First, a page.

This study investigated whether the nurturing hypothesis—that breastfeeding serves as a proxy for family socioeconomic characteristics and parenting behaviors—accounts for the association of breastfeeding with children's academic abilities. Data used were from the Child Development Supplement of the Panel Study of Income Dynamics, which followed up a cohort of 3,563 children ages 0–12 in 1997. Structural equation modelling simultaneously regressed outcome variables, including three test scores of academic ability and two subscales of behaviour problems, on the presence and duration of breastfeeding, family socioeconomic characteristics, parenting behaviours, and covariates. Breastfeeding was strongly related to all three tests scores but had no relationships with behavior problems. The adjusted mean differences in the Letter-Word Identification, Passage Comprehension, and Applied Problems test scores between breastfed and nonbreastfed children were 5.14 [95% confidence interval (CI): 3.14, 7.14], 3.46 (95% CI: 1.67, 5.26), and 4.24 (95% CI: 2.43, 6.04), respectively. Both socioeconomic characteristics and parenting behaviors were related to higher academic test scores and were associated with a lower prevalence of externalising and internalising behavior problems. The associations of breastfeeding with behavior problems are divergent from those of socioeconomic characteristics and parenting behaviors. The divergence suggests that breastfeeding may not be a proxy of socioeconomic characteristics and parenting behaviors, as proposed by the nurturing hypothesis. The mechanism of breastfeeding benefits is likely to be different from those by which family socioeconomic background and parenting practices exert their effects. Greater clarity in understanding the mechanisms behind breastfeeding benefits will facilitate the development of policies and programs that maximise breastfeeding's impact.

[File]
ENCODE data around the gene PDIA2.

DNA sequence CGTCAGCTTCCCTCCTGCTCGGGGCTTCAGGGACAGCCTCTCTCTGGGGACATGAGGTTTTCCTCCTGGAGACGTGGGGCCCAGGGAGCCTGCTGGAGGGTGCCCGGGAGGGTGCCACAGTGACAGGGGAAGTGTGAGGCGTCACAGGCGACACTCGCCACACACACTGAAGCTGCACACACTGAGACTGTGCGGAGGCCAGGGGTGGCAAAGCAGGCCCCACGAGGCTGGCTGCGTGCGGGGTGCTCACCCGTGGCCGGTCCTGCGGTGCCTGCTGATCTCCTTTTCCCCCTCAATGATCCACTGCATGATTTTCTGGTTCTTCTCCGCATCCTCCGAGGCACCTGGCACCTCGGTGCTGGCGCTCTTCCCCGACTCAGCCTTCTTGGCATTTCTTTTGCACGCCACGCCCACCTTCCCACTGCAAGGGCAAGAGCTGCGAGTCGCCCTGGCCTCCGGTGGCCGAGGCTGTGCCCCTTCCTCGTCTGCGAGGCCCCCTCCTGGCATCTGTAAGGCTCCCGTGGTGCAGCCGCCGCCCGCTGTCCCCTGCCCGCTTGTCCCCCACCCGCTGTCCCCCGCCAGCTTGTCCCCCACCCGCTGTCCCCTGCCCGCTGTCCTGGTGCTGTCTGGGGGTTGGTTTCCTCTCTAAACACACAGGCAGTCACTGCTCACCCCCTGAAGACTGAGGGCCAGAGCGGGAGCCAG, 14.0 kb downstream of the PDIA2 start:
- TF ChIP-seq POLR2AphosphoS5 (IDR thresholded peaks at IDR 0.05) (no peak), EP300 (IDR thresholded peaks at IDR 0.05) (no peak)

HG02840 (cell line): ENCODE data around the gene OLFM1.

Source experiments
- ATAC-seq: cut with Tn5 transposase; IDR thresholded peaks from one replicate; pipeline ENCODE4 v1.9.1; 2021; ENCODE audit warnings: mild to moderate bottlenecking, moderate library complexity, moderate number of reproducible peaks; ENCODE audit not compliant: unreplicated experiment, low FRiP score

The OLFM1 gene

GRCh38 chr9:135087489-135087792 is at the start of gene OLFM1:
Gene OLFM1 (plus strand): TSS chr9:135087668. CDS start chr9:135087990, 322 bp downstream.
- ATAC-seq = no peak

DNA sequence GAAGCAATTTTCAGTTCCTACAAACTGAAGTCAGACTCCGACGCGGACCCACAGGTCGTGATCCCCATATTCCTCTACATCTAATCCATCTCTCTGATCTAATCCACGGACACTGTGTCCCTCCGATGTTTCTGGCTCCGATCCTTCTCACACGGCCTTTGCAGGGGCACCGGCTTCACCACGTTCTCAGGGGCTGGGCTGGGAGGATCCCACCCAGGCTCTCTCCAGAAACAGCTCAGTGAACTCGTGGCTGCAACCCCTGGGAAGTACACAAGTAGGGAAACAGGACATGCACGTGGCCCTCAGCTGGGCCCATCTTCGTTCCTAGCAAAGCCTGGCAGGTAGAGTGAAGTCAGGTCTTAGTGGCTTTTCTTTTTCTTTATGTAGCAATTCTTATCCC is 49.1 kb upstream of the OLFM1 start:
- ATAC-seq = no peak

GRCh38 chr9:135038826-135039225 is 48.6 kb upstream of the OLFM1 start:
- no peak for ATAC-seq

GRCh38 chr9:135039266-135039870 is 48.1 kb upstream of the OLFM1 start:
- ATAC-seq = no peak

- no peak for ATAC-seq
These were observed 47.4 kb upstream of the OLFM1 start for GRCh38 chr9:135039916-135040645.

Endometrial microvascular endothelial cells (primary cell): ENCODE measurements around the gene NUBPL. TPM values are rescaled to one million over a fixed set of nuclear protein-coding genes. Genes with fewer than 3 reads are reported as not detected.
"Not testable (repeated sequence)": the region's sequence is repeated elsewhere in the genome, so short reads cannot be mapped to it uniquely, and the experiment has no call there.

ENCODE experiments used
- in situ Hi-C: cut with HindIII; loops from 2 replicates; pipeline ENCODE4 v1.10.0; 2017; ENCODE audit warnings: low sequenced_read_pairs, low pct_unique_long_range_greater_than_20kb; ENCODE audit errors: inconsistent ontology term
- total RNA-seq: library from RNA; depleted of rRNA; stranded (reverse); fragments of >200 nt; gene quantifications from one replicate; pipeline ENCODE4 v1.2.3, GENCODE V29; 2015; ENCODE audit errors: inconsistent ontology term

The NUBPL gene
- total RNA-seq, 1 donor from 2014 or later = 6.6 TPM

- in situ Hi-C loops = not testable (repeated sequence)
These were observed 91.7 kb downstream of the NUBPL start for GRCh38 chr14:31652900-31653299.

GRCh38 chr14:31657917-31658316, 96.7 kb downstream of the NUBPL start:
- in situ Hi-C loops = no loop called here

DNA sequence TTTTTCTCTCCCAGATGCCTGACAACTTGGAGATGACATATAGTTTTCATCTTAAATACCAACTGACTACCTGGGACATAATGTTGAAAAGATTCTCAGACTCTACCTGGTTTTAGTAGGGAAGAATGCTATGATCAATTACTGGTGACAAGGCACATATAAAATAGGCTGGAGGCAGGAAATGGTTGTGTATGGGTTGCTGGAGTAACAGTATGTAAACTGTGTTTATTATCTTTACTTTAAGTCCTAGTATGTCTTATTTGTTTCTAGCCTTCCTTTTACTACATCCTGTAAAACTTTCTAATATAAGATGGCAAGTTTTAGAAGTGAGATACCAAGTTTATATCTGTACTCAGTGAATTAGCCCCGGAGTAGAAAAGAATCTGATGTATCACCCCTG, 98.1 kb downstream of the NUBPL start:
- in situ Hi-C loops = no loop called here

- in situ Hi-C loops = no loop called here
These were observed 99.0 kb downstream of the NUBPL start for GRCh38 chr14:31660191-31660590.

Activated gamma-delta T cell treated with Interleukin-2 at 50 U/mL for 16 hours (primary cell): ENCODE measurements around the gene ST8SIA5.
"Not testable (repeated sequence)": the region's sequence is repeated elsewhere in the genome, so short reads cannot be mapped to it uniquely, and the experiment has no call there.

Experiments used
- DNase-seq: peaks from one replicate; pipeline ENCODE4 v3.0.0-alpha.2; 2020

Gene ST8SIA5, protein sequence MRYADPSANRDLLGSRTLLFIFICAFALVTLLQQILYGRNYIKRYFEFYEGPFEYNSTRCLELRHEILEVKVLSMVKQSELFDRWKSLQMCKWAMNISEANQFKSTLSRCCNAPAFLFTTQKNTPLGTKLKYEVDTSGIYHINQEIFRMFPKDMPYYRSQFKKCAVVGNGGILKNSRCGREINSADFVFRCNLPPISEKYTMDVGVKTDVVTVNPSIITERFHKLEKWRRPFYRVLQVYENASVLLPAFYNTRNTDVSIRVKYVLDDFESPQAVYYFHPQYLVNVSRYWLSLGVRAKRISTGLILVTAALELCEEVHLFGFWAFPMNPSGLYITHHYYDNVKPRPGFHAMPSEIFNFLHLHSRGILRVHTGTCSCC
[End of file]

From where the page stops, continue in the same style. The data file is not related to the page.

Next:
Huang, J., Vaughn, M. G., & Kremer, K. P. (2015). Breastfeeding and child development outcomes: An investigation of the nurturing hypothesis. Maternal and Child Nutrition. Advance online publication. doi:10.1111/mcn.12200
Journal Article/Book Chapter